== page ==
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EU adds Russia to the list of non-cooperative jurisdictions
The addition of Russia might trigger significant German tax consequences starting from 2024.
On 14 February 2023, the EU added four new jurisdictions to annex I of the list of noncooperative jurisdictions for tax purposes: British Virgin Islands, Costa Rica, Marshall Islands, and Russia. Since the EU list was first published in December 2017, it has been subject to several updates, and annex I now consists of the following 16 jurisdictions: American Samoa, Anguilla, Bahamas, British Virgin Islands, Costa Rica, Fiji, Guam, Marshall Islands, Palau, Panama, Russia, Samoa, Trinidad and Tobago, Turks and Caicos Islands, US Virgin Islands, and Vanuatu.
The EU list functions as a tool to improve tax good governance globally and to promote the EU’s tax governance standards and values to other jurisdictions. Jurisdictions are assessed against criteria that relate to transparency, fair taxation, and implementation of the OECD’s BEPS measures.
At the EU level, member states must implement into domestic law various tax and non-tax measures regarding jurisdictions included on annex I. The German Tax Haven Defense Act, which was implemented in 2021, is designed to impose specific penalties on jurisdictions included on annex I. When jurisdictions are newly added to annex I, the German list of noncooperative jurisdictions is updated (usually on an annual basis) for purposes of the Tax Haven Defense Act. The penalties apply to such jurisdictions generally in the year following the year the German list is updated (although some penalties apply in the third and fourth years following the year the German list is updated). As such, it is expected that the next update (likely at the end of 2023) will include the four jurisdictions that have been newly added to annex I, and the penalties will apply to these jurisdictions generally as from 2024.
With Russia now included on annex I, the importance of such measures has increased, as there are still significant relationships between German and Russian businesses, despite various EU sanctions introduced because of the war in Ukraine. This article discusses certain German tax and reporting measures that should be considered when doing business with entities and individuals residing in jurisdictions included on annex I.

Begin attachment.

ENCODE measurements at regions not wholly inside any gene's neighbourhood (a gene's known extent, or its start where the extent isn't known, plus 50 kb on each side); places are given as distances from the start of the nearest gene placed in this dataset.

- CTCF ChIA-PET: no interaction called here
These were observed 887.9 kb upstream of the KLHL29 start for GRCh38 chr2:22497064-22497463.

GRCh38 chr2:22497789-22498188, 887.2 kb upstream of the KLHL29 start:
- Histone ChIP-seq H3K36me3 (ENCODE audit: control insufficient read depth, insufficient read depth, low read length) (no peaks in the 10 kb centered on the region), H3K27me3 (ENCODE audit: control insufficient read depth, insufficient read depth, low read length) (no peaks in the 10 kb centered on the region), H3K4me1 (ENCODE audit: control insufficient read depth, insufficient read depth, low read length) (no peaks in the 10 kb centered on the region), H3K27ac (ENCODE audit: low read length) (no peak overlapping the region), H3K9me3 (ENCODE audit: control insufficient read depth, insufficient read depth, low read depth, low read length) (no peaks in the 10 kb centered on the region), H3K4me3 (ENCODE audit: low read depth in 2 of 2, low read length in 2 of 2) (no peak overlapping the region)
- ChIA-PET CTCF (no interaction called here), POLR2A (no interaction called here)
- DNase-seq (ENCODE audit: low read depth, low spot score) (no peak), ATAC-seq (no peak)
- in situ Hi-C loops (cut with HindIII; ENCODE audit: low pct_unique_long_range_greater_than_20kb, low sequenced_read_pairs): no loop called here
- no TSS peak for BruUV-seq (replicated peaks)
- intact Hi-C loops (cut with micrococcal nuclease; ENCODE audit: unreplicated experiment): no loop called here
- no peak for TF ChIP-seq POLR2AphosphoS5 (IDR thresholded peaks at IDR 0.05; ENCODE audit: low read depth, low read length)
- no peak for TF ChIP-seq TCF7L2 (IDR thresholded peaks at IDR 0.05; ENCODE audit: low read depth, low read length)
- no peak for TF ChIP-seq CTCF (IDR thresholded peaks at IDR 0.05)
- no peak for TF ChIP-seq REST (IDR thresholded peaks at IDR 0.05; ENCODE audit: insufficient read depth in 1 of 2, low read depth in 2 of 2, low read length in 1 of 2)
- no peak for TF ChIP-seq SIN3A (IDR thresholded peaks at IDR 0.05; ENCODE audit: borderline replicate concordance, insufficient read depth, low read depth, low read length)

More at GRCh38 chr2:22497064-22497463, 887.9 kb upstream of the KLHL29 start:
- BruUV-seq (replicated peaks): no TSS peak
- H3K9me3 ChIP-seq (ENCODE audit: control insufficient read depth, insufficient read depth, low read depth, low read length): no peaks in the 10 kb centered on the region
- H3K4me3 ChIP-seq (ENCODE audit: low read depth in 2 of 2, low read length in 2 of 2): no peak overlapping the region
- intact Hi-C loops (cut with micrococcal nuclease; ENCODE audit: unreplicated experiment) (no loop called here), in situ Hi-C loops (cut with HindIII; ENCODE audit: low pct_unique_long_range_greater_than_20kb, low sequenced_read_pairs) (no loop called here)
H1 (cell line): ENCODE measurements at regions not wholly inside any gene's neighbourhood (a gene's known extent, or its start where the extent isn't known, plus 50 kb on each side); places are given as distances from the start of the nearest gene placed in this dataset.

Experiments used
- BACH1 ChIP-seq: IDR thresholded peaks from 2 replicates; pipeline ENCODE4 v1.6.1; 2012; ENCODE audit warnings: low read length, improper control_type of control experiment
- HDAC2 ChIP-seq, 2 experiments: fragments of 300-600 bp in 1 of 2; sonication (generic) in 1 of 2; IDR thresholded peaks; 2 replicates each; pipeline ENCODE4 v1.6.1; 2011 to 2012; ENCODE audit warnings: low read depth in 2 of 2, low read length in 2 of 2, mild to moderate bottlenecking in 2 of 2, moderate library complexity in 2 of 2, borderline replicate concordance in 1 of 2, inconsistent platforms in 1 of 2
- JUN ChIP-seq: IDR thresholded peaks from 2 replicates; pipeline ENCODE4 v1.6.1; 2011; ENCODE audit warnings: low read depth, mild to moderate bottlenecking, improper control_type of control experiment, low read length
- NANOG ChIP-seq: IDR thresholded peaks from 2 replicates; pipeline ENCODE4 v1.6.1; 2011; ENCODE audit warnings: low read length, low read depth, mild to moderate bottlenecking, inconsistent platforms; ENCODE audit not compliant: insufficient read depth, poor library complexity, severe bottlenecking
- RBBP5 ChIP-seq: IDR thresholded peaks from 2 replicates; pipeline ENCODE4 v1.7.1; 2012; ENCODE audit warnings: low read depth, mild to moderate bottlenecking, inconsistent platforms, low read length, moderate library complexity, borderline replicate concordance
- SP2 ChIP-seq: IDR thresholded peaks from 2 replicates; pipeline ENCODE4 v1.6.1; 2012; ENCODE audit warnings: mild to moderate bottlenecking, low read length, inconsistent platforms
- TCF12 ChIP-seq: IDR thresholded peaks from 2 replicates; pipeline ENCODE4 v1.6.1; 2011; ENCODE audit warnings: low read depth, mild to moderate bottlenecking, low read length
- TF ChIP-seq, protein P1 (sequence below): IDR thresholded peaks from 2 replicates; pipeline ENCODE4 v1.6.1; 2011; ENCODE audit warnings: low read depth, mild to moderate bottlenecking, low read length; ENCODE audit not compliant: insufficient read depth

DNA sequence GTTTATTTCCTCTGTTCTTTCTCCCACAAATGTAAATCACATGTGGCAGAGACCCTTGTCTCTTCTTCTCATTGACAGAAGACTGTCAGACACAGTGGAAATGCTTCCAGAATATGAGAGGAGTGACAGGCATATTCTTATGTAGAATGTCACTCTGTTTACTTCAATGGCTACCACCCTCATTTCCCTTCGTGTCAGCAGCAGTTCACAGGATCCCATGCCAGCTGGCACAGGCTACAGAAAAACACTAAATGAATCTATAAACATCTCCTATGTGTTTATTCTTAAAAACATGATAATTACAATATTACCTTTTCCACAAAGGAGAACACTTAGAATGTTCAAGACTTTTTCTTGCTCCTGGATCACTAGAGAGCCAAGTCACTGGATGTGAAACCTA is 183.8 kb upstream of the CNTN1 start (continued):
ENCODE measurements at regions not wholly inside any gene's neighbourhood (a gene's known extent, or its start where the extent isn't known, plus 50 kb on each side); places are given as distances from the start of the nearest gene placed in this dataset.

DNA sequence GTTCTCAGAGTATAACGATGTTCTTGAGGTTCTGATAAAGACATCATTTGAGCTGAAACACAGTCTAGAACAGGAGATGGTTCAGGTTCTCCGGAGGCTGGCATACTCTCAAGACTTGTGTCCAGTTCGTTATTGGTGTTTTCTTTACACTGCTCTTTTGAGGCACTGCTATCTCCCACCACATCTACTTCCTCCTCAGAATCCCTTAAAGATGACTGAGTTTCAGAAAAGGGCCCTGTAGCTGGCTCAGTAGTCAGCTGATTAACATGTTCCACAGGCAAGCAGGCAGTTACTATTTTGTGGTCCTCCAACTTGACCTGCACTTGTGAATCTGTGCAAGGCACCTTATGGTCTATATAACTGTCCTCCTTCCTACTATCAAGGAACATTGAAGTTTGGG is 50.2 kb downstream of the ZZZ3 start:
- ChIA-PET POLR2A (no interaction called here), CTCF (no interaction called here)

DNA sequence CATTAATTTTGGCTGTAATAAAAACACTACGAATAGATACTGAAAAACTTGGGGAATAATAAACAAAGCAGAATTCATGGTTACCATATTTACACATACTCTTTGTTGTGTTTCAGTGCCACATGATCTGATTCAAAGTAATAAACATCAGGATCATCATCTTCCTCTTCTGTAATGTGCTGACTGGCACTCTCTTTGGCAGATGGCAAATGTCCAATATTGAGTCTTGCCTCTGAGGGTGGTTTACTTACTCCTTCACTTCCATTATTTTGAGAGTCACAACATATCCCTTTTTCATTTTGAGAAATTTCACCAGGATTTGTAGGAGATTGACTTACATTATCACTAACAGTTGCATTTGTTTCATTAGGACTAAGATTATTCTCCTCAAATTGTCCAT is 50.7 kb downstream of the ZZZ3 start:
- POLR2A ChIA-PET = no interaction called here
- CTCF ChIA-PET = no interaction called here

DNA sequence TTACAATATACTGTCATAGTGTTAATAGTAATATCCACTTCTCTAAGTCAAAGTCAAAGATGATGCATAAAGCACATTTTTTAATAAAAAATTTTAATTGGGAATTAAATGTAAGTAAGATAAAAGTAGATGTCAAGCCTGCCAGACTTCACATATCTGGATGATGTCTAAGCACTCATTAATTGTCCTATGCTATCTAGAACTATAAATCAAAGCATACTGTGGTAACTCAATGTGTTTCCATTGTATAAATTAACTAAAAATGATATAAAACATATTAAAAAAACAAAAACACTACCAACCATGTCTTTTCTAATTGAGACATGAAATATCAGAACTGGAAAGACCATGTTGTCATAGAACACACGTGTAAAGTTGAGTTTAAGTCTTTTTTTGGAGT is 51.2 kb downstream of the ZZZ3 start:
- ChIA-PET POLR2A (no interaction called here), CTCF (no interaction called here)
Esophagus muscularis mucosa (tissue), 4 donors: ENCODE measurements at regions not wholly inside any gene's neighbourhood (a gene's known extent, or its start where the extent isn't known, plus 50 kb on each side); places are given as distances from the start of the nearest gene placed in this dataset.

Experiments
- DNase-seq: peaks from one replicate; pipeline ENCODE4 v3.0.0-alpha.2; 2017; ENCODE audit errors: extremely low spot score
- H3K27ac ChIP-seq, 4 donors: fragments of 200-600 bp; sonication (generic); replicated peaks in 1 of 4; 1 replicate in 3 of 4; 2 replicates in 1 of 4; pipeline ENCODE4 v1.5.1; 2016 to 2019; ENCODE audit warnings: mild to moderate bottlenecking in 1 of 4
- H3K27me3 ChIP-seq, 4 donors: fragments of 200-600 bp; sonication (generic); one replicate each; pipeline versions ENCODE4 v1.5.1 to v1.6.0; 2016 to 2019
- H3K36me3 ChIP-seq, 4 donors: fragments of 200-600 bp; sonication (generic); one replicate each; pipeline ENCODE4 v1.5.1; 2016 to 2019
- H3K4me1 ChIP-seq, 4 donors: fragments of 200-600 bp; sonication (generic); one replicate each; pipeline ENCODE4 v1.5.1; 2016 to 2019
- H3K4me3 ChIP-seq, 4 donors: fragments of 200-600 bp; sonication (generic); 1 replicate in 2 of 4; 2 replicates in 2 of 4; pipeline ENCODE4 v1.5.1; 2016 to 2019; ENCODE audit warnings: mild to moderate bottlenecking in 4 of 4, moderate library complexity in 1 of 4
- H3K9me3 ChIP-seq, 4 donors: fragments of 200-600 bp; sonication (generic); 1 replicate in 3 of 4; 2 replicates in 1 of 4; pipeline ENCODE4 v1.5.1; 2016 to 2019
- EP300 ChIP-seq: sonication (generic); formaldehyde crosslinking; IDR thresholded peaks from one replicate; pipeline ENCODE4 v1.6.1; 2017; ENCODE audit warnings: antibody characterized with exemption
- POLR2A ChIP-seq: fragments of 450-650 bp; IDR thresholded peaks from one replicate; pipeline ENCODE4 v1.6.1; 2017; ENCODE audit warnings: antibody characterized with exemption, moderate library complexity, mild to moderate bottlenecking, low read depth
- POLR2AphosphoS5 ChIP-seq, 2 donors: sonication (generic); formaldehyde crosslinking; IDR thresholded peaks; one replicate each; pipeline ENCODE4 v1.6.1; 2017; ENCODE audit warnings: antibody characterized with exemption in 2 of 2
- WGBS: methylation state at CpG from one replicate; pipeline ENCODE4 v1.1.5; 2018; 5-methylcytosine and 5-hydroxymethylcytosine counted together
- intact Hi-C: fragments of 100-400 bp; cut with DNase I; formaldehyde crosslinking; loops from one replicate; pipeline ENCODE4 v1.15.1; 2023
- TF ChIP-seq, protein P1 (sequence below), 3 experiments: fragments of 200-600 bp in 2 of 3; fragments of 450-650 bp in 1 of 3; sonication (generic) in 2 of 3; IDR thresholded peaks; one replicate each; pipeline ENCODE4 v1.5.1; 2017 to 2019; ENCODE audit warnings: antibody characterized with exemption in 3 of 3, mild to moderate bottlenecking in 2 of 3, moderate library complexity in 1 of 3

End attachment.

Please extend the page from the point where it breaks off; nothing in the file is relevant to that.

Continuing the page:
Controlled foreign company rules
For German shareholders of companies located in jurisdictions included on annex I, the controlled foreign company (CFC) rules not only apply to passive income (as described in section 8 (1)-(4) Foreign Tax Act) but to all the low-taxed income of such companies. Low-taxed income for purposes of the CFC rules means income subject to an effective tax rate of less than 25%.
Nonresident taxation of German-source income
German-source income from services (including finance and insurance services), trade, and royalties and capital gains related to German-nexus intellectual property, which typically is not subject to tax in Germany if derived by a nonresident, may be subject to withholding tax at a rate of 15.825% if such income is derived by an entity or individual residing in a jurisdiction included on annex I.
Benefits under a double tax treaty with a jurisdiction included on annex I are not available. For example, reduced withholding tax rates do not apply and foreign branch income is not exempt from German taxation.
For transactions with entities or individuals residing in jurisdictions included on annex I, taxpayers must prepare extensive documentation related to the type, content, and scope of the transactions, and the documentation must be made available to the German tax authorities within one year from the fiscal year end.
Reporting on certain cross-border tax arrangements
Arrangements with jurisdictions included on annex I may trigger a reporting requirement under DAC 6 (i.e., the EU directive for reporting on certain cross-border tax arrangements) if such an arrangement leads to tax deductible expenses in Germany.
Participation exemption and deductibility of certain expenses
The participation exemption is denied for entities located in a jurisdiction included on annex I Furthermore, the tax deductibility of business expenses paid to a recipient located in a jurisdiction included on annex I is disallowed. These penalties are applied in stages as from the third and fourth years following a jurisdiction’s addition to the German list of noncooperative jurisdictions (i.e., as from 2026 and 2027 for the four newly added jurisdictions if the German list is updated in 2023).
Taxpayers should carefully review the impact of the updated EU list on their business relationships with entities residing in jurisdictions included on annex I and determine whether any action should be taken. Further developments regarding the EU list also should be monitored.